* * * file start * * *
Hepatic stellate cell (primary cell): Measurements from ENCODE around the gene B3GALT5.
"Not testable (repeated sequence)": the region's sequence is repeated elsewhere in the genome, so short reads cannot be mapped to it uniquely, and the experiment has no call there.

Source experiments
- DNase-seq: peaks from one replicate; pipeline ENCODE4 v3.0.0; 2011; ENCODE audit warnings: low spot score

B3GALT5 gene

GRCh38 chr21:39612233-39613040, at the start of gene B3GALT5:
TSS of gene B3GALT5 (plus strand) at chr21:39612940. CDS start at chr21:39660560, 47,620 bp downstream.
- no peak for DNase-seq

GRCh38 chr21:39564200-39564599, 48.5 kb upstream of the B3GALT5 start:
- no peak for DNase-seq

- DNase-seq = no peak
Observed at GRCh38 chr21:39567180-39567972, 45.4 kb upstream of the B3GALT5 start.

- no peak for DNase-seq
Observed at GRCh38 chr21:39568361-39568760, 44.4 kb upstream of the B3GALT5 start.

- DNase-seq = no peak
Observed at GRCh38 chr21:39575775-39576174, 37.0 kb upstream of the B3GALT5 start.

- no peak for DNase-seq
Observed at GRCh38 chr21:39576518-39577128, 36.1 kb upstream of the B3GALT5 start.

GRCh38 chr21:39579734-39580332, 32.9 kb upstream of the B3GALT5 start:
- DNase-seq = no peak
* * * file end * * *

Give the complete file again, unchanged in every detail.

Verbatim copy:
Hepatic stellate cell (primary cell): Measurements from ENCODE around the gene B3GALT5.
"Not testable (repeated sequence)": the region's sequence is repeated elsewhere in the genome, so short reads cannot be mapped to it uniquely, and the experiment has no call there.

Source experiments
- DNase-seq: peaks from one replicate; pipeline ENCODE4 v3.0.0; 2011; ENCODE audit warnings: low spot score

B3GALT5 gene

GRCh38 chr21:39612233-39613040, at the start of gene B3GALT5:
TSS of gene B3GALT5 (plus strand) at chr21:39612940. CDS start at chr21:39660560, 47,620 bp downstream.
- no peak for DNase-seq

GRCh38 chr21:39564200-39564599, 48.5 kb upstream of the B3GALT5 start:
- no peak for DNase-seq

- DNase-seq = no peak
Observed at GRCh38 chr21:39567180-39567972, 45.4 kb upstream of the B3GALT5 start.

- no peak for DNase-seq
Observed at GRCh38 chr21:39568361-39568760, 44.4 kb upstream of the B3GALT5 start.

- DNase-seq = no peak
Observed at GRCh38 chr21:39575775-39576174, 37.0 kb upstream of the B3GALT5 start.

- no peak for DNase-seq
Observed at GRCh38 chr21:39576518-39577128, 36.1 kb upstream of the B3GALT5 start.

GRCh38 chr21:39579734-39580332, 32.9 kb upstream of the B3GALT5 start:
- DNase-seq = no peak